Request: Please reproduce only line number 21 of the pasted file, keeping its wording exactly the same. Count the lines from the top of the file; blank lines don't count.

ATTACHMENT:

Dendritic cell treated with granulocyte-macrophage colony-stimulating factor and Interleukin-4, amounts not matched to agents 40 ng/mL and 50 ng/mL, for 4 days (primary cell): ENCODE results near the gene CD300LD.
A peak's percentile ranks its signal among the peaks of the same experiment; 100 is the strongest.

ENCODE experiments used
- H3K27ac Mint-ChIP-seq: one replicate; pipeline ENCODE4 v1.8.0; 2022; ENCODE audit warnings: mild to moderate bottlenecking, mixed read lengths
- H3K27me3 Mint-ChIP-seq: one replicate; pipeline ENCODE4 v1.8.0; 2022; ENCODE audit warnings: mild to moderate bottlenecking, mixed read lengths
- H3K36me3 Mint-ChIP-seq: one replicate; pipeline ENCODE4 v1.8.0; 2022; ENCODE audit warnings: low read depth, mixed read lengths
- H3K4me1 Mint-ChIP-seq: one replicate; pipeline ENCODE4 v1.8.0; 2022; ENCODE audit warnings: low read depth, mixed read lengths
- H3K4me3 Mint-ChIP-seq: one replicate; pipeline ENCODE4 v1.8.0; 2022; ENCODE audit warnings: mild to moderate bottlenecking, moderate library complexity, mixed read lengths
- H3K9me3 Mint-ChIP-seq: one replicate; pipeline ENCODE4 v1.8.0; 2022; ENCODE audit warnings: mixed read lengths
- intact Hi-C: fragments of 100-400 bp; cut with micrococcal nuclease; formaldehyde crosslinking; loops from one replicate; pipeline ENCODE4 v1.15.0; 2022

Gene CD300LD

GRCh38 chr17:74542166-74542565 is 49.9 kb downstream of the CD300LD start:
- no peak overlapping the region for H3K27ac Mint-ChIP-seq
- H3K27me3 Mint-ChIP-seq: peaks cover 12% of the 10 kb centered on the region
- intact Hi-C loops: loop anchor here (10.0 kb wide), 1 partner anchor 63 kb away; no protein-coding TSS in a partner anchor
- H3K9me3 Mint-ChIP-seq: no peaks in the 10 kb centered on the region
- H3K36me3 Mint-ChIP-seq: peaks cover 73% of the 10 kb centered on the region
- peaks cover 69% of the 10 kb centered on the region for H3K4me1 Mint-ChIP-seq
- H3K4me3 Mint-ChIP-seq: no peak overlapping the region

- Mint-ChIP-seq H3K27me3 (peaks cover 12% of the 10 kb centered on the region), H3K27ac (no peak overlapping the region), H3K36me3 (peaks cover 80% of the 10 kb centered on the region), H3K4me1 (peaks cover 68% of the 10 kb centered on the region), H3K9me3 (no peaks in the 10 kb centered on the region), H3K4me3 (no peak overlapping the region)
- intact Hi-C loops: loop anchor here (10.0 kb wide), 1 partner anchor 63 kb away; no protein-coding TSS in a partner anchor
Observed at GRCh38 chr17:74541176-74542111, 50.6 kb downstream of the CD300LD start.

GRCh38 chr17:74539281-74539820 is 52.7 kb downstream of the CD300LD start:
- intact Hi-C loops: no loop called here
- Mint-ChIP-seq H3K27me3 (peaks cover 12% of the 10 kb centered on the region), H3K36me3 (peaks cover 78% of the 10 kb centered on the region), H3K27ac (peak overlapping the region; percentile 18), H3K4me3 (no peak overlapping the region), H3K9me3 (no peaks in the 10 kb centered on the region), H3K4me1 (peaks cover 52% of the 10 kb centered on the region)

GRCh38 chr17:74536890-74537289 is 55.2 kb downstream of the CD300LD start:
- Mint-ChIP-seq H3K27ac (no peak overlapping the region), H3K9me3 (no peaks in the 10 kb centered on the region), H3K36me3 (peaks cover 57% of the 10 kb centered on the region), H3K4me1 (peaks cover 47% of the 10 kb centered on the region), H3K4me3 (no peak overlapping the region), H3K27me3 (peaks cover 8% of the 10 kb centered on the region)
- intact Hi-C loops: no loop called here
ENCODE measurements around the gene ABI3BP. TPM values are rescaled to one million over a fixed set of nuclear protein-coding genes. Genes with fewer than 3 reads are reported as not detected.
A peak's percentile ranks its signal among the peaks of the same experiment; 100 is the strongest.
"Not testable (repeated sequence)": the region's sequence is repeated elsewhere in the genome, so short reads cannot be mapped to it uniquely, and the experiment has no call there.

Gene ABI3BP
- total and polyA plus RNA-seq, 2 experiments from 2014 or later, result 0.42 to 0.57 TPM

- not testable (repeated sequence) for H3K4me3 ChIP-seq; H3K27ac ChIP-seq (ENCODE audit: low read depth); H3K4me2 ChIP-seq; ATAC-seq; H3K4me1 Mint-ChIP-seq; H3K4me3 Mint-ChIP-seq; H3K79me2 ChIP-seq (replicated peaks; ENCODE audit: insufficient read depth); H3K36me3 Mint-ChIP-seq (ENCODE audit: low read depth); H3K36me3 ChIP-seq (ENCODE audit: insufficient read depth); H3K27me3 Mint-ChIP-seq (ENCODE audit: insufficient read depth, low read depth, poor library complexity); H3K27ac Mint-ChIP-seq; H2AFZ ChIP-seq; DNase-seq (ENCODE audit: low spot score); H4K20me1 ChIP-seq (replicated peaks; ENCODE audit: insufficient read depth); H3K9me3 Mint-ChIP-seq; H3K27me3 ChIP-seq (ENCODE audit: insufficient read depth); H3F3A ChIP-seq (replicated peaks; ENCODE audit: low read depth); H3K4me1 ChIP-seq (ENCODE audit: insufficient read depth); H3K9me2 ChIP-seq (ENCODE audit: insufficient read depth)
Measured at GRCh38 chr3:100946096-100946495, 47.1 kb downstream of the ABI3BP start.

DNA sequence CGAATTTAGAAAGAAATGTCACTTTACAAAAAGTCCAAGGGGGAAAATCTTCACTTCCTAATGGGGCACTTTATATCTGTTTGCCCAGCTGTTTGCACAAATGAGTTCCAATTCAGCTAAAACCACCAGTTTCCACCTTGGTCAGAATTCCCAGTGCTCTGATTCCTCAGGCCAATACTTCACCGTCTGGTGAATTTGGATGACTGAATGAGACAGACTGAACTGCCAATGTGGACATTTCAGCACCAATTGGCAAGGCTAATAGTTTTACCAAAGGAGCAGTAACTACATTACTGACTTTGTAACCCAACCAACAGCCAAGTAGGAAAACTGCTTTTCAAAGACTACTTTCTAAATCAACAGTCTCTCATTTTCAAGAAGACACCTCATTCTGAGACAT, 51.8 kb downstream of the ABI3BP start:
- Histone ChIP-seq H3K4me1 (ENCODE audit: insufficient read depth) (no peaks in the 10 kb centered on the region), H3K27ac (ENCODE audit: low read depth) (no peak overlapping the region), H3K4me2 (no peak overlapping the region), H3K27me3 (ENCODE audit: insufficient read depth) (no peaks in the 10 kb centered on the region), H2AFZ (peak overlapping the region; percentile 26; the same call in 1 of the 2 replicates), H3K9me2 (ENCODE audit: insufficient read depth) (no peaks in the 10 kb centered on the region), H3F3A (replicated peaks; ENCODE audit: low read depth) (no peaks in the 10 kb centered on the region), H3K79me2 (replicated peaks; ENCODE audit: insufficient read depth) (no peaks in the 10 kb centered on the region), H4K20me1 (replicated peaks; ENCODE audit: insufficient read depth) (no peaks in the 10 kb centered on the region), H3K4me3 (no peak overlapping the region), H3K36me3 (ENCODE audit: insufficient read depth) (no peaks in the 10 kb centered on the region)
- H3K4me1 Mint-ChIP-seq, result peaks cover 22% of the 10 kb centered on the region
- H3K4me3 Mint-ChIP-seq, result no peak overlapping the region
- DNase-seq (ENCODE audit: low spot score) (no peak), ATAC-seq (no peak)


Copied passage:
- intact Hi-C loops: loop anchor here (10.0 kb wide), 1 partner anchor 63 kb away; no protein-coding TSS in a partner anchor